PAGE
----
hagiographic

adjective
ha·​gio·​graph·​ic | \ ˌha-gē-ə-ˈgra-fik How to pronounce hagiographic (audio) , ˌhā-, -jē- \
variants: or less commonly hagiographical \ ˌha-​gē-​ə-​ˈgra-​fi-​kəl How to pronounce hagiographic (audio) , ˌhā-​ , -​jē-​ \

Definition of hagiographic

1 : of, relating to, or being hagiography especially : excessively flattering a hagiographic biography
2 : of or relating to the Hagiographa

Examples of hagiographic in a Sentence

a hagiographic portrait of one of the pioneers of the automotive age
Recent Examples on the Web The most responsible forms of monumental history are vaguely hagiographic accounts of great events and figures from the past (usually men) with narratives constructed to inspire patriotic love of country. Damon Linker, The Week, 24 Feb. 2022 In addition to the usual hagiographic portraits of Trump in Revolutionary War garb, Marrone had several of Flynn and other hallowed figures in the original effort to overturn the election, like Lin Wood and Sidney Powell. New York Times, 4 Feb. 2022 Judaica stores sell decorative ritual pieces, such as menorahs, and hagiographic portraits of rabbis, but art as social critique is frowned upon. Washington Post, 6 Jan. 2022 The artist David Choe weeps on camera, and then spray-paints over a mural of Bourdain, as if to challenge the hagiographic portraits of the Parts Unknown host that proliferated after his death. Sophie Gilbert, The Atlantic, 24 July 2021 Although Neville obviously had the cooperation of many in Bourdain’s inner circle, the film never feels authorized or hagiographic. Peter Rainer, The Christian Science Monitor, 14 July 2021 That means no lucrative speeches, no hagiographic book deals, no fawning interviews, no plum sinecures in the private or nonprofit sector, and no appointments to blue ribbon government posts. Timothy Kudo, The New Republic, 12 July 2021 The work is not hagiographic in its appraisal of Boone, whose shortcomings—his business naivete, for instance—the authors readily acknowledge. Peter Cozzens, WSJ, 20 Apr. 2021 From the preface, the reader knows to expect a hagiographic treatment of Murrow, as well as an abiding faith in the power of journalism and a romantic view of American democracy. Washington Post, 16 Apr. 2021 See More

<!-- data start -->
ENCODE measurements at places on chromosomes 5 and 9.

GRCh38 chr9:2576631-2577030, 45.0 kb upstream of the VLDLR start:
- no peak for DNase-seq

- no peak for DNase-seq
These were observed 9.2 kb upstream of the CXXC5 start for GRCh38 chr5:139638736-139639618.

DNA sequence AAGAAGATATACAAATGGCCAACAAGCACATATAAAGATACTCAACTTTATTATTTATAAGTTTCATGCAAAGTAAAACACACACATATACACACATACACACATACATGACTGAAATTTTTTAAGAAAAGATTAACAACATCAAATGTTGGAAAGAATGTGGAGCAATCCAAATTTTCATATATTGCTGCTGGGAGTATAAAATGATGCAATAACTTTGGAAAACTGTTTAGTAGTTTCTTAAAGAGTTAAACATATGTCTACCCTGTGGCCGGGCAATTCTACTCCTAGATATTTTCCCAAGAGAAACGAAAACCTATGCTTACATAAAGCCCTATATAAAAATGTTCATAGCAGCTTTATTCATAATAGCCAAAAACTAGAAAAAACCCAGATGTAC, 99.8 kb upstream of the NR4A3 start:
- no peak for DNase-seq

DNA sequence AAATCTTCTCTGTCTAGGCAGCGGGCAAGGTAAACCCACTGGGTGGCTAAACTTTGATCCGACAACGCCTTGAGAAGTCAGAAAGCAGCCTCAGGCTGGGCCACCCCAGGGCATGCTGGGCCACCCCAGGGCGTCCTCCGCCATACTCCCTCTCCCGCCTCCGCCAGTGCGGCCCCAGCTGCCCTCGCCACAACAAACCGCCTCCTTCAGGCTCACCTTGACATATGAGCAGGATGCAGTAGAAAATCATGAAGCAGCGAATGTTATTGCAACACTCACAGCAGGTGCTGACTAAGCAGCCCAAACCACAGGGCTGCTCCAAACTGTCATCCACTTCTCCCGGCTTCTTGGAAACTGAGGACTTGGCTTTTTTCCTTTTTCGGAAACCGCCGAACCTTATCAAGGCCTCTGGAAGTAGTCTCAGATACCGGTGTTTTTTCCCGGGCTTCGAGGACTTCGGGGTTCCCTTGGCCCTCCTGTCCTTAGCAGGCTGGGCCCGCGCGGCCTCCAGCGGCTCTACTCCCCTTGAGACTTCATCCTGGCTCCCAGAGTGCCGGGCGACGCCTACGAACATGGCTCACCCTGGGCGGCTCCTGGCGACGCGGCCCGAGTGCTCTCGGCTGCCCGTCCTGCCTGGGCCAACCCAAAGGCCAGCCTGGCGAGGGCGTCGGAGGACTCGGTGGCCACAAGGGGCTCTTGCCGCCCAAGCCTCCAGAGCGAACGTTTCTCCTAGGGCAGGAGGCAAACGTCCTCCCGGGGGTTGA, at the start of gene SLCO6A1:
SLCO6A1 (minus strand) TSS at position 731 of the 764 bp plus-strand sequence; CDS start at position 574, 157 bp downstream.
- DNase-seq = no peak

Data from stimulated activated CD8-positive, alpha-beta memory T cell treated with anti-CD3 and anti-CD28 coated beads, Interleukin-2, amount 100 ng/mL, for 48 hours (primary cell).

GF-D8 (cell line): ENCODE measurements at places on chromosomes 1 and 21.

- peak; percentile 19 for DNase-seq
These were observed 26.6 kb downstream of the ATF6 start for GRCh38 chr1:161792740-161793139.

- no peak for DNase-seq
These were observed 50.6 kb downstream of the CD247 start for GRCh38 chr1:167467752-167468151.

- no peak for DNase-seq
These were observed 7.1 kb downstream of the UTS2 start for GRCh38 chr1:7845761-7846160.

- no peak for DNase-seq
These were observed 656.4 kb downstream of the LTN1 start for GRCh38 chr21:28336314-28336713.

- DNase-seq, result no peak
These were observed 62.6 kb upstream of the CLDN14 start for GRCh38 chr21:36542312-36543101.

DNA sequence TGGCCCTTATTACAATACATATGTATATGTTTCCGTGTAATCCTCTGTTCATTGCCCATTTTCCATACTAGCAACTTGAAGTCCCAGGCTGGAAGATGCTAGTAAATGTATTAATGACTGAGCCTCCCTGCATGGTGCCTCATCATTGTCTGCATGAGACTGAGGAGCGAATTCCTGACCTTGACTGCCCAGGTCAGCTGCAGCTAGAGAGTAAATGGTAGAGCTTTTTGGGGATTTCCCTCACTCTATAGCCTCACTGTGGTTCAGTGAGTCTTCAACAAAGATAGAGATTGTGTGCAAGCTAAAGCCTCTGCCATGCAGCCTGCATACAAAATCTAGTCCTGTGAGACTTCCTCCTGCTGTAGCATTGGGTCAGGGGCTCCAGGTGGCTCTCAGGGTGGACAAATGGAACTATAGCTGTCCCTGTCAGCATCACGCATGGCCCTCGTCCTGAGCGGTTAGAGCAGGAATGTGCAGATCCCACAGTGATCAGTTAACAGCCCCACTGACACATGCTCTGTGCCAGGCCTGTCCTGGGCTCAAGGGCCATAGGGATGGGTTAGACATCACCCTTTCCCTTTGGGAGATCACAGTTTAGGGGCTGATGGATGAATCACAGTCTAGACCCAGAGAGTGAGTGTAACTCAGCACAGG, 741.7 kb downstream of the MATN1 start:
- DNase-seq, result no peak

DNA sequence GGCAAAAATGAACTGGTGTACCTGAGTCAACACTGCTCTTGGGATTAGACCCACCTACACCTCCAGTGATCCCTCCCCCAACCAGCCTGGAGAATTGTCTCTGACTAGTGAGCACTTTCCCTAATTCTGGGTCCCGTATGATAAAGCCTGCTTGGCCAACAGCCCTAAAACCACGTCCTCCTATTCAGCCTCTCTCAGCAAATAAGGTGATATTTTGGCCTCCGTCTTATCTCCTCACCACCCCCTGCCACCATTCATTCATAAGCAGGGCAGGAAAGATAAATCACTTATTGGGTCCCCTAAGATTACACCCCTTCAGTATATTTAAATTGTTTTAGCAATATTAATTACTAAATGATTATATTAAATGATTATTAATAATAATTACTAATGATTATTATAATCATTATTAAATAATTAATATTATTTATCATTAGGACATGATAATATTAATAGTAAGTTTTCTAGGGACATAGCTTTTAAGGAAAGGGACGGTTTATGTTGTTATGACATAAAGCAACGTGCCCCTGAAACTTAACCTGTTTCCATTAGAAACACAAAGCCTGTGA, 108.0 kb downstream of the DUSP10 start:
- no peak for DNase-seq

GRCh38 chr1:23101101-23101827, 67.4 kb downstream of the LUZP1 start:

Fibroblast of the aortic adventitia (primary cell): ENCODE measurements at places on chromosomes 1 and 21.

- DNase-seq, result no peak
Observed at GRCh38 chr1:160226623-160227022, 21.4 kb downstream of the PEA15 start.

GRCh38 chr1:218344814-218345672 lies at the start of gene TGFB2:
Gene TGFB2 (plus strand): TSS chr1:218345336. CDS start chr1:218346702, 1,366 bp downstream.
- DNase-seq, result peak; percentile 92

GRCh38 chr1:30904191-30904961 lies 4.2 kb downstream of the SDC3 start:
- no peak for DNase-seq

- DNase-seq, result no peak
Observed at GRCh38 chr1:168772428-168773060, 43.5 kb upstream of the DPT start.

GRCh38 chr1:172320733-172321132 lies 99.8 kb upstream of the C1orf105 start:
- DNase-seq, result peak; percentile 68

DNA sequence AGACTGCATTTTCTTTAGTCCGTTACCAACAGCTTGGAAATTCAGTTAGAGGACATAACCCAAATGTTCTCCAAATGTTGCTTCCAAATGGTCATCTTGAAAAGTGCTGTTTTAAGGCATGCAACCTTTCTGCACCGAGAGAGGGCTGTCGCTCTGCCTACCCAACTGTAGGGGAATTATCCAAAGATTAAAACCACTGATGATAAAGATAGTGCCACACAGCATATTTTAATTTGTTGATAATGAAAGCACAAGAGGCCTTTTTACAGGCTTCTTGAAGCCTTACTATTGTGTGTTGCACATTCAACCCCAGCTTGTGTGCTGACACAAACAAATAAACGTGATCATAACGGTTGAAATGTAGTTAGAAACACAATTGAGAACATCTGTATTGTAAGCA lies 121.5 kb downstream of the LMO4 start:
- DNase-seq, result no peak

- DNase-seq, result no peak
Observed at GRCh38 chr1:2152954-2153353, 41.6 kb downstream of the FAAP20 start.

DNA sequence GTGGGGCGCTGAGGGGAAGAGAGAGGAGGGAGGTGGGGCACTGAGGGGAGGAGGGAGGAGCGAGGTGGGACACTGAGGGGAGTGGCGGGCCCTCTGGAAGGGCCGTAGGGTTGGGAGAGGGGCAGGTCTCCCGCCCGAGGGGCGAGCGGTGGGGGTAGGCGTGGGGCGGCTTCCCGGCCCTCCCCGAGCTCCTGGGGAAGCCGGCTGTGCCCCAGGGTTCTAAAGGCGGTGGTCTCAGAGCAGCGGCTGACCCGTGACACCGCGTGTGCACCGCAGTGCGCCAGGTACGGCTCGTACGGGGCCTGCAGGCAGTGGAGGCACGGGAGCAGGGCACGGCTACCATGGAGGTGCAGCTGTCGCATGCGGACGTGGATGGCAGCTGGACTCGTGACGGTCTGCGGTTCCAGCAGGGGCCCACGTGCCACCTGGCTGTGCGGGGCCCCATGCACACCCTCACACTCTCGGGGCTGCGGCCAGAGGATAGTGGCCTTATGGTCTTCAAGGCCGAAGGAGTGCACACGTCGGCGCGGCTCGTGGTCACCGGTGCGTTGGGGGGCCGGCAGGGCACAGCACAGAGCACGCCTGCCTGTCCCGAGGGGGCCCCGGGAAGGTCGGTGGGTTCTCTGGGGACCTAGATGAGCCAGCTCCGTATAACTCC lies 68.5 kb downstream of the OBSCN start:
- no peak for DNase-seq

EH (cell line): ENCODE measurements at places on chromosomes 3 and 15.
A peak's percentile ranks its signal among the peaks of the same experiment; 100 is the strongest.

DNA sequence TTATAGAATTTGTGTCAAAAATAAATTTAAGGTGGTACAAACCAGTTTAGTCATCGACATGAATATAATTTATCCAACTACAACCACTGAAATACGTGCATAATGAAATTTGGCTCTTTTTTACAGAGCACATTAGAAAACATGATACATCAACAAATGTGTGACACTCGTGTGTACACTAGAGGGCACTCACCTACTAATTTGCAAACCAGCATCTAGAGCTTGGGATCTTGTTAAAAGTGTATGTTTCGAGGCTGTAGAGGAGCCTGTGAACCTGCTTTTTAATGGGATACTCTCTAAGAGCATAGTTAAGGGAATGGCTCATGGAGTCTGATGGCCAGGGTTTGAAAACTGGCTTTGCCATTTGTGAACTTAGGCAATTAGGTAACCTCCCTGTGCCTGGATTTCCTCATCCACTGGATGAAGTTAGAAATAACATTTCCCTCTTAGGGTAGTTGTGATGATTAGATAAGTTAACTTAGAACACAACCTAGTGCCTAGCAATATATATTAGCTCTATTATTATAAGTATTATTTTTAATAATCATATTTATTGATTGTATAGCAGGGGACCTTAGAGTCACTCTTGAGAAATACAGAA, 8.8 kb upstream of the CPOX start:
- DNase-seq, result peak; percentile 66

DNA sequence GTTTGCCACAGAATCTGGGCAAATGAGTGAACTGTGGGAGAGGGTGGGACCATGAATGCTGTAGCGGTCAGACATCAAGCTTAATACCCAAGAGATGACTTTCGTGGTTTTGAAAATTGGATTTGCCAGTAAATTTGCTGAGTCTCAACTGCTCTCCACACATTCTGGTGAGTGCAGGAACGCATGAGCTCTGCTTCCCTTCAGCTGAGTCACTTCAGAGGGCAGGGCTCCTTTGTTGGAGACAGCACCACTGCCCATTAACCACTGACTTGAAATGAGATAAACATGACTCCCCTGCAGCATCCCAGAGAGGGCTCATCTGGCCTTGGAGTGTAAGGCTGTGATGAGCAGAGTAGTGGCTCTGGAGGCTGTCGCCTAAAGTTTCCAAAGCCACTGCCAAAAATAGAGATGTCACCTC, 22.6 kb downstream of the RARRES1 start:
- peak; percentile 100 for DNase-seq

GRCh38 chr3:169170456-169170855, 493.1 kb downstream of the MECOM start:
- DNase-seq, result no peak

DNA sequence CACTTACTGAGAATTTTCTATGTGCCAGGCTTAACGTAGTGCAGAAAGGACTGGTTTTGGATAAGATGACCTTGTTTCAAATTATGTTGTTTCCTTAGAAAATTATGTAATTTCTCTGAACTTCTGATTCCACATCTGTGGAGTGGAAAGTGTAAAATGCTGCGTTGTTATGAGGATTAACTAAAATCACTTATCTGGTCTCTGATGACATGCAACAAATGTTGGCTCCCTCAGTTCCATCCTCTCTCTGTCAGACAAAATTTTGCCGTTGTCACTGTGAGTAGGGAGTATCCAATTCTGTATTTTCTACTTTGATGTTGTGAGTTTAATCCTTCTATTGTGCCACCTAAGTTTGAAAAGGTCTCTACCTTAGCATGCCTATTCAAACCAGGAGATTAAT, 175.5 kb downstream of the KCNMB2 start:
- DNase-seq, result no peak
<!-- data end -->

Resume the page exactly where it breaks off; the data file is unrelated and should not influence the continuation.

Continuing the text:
These example sentences are selected automatically from various online news sources to reflect current usage of the word 'hagiographic.' Views expressed in the examples do not represent the opinion of Merriam-Webster or its editors. Send us feedback.

First Known Use of hagiographic

circa 1652, in the meaning defined at sense 2

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The first known use of hagiographic was circa 1652

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Dictionary Entries Near hagiographic

hagiographer

hagiographic

hagiographist

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Cite this Entry

“Hagiographic.” Merriam-Webster.com Dictionary, Merriam-Webster, https://www.merriam-webster.com/dictionary/hagiographic. Accessed 29 Jun. 2022.

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